See what happened when these young craftsmen turned their attention to making toys for disadvantaged kids – instead of producing gifts for their own family and friends …
David Douglas High School instructor Jeff Reardon shows the process flow chart that he and his class members developed to help them successfully manufacture 100 wooden toys in a very short period of time.
Story and photos by David F. Ashton
One of the few high schools that haven’t axed classes in practical skills – such as woodworking and metal shop – is David Douglas High School.
“Our Woods Manufacturing Program is one of the school’s eight ‘Career Paths’ that are available,” said instructor Jeff Reardon as we met in his office overlooking the woodshop floor to get way from the noise made by saws, drills, and sanders, operated by students.
DDHS student Gerardo Ruiz cuts out wheels for toy trucks using a drill press.
Manufacturing opportunity appears
“I was looking for a manufacturing project for our students,” Reardon began. “The questions that come up are, ‘What do we make?’ and ‘Where do we get the materials?’ and “Who will the customer be?'”
These questions were answered by Gig Lewis, who is with the Guild of Oregon Woodworkers. Explained Reardon, “He asked if we’d like to be involved in a special project. They would provide the plans and material for the project.” The product turned out to be a toy truck.
Members of the Guild, Reardon noted, had been making hand-crafted wooden toys, destined for the Marine’s Toy-and-Joy drive, for three years. “We had six weeks to design a manufacturing process, and produce them.”
It takes teamwork, coordination, and good communications, documenting what is to be done to run a manufacturing operation, Reardon said. “We’ve created a list of the parts for our project, and a process. These are valuable skills to build high-quality products, whether you manufacturing in wood, metal, or plastics.
Students like Max Basarava discover and utilize methods for mass-producing toys –like sanding dozens of wheels at one time.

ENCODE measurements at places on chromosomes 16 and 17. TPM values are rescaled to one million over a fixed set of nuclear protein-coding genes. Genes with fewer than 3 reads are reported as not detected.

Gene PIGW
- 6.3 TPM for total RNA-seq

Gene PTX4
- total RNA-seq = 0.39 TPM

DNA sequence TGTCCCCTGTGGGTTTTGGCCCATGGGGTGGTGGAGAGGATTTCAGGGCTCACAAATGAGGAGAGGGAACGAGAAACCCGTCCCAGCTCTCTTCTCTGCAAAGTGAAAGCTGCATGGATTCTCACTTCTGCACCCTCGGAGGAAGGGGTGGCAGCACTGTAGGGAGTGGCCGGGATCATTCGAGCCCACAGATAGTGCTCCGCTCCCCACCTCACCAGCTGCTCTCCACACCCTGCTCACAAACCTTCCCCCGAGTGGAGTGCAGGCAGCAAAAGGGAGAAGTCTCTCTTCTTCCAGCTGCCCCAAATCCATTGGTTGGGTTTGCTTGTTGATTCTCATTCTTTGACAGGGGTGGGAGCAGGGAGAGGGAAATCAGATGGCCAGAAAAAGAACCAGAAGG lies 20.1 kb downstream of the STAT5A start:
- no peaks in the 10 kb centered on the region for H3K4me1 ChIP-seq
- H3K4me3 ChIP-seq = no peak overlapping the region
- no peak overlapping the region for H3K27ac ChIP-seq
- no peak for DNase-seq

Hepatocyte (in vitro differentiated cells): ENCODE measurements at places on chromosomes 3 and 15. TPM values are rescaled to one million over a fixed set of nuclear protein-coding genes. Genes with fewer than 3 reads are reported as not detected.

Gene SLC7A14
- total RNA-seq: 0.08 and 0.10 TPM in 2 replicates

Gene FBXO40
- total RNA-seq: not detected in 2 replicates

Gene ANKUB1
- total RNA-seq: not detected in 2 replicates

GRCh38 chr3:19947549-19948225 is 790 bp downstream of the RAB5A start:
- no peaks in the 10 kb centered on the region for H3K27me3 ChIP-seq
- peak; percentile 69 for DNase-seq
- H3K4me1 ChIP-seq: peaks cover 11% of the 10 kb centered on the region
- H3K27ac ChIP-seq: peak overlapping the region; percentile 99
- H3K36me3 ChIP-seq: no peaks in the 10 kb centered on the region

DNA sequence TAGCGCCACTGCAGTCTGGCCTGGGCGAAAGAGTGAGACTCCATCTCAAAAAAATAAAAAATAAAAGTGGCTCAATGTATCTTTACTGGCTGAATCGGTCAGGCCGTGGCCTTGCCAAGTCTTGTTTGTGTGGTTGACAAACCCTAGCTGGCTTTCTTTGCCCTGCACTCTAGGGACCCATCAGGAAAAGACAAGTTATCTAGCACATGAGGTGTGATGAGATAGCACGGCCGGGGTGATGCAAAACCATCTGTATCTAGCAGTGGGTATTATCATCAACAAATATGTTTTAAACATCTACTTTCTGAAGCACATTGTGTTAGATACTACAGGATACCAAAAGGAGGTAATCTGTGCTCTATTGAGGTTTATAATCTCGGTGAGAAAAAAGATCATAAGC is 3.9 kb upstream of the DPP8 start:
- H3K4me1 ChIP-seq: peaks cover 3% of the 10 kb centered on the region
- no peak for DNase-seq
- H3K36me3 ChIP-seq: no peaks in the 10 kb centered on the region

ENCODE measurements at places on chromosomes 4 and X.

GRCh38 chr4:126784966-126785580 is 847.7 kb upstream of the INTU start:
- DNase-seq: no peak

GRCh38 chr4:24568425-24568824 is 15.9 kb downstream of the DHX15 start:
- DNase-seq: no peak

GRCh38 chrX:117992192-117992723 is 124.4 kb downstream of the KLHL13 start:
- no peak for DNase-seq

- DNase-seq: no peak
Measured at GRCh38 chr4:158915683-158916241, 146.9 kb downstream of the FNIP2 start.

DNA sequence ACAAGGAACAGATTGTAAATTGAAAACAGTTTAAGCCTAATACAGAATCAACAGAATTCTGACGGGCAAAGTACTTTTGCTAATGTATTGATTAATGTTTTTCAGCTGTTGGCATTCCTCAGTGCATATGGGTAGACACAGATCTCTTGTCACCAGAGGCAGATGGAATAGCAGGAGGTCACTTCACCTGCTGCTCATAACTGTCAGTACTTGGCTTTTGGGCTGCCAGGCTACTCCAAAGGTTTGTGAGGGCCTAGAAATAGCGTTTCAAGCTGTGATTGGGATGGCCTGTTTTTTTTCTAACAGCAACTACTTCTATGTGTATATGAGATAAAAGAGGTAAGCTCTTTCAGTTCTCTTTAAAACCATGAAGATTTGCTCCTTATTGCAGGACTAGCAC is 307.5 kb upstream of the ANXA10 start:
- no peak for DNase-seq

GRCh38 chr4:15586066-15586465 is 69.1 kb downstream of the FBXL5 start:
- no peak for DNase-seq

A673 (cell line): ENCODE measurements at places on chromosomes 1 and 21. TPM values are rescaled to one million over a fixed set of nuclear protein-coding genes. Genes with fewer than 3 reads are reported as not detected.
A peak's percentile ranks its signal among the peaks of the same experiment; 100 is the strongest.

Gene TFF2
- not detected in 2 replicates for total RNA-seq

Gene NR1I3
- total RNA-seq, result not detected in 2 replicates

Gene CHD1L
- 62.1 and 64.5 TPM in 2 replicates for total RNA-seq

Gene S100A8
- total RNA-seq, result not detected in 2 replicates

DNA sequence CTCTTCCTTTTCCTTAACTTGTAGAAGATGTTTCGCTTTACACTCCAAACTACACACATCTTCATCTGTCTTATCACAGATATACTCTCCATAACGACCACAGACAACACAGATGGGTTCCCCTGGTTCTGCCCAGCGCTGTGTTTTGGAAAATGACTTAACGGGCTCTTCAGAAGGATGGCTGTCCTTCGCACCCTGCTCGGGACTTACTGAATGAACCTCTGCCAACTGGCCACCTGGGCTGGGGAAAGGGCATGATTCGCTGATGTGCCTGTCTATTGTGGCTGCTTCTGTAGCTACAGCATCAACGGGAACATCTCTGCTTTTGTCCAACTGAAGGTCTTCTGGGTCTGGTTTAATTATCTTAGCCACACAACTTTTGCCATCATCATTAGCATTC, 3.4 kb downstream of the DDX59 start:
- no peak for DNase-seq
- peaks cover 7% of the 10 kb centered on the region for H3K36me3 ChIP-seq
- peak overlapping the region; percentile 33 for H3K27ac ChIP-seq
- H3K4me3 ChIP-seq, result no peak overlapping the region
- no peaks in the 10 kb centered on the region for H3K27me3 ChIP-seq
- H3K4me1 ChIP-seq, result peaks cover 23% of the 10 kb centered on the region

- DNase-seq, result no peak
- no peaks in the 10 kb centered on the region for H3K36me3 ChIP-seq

Experienced young woodworkers rise to challenge
Once they’d completed their production methods, the classmembers got to work. “These students have been in the program for two to three years; they know how to operate the woodworking equipment. What they’re learning is how to mass-produce a product – instead of making an individual project.”
The eleven students in Reardon’s class worked diligently to meet their goal of producing 100 finished units. “That’s quite a few – for example, they need to make 400 wooden wheels. And, there are 14 parts in each toy.”
Geonard Castaneda, Kevin Orszulak, Mr. Reardon, and Anatoliy Pshenichnykh check the production schedule at the end of a class period.
Student volunteers pitch in
All David Douglas students are required to provide several hours of volunteer time, Reardon explained. To make sure that Santa’s bag wouldn’t be light by a few toys, Reardon said he asked teachers of other Career Pathways to ask their students to volunteer on the project.
“The response was great,” the instructor said. “Many of our volunteers, like those from the Arts and Communications group – your future reporters and editors, someday – had never done woodworking. They came in and sanded their hearts out. We could not have done it without them.”
On December 9, the class had their trucks finished and ready for delivery. Because of their efforts, 100 youngsters will be having fun with toys made for them by older kids, right here in outer East Portland.
Student project manager Chris Becker approves of the quality of this finished toy truck before it is packaged.
© 2008 David F. Ashton ~ East Portland News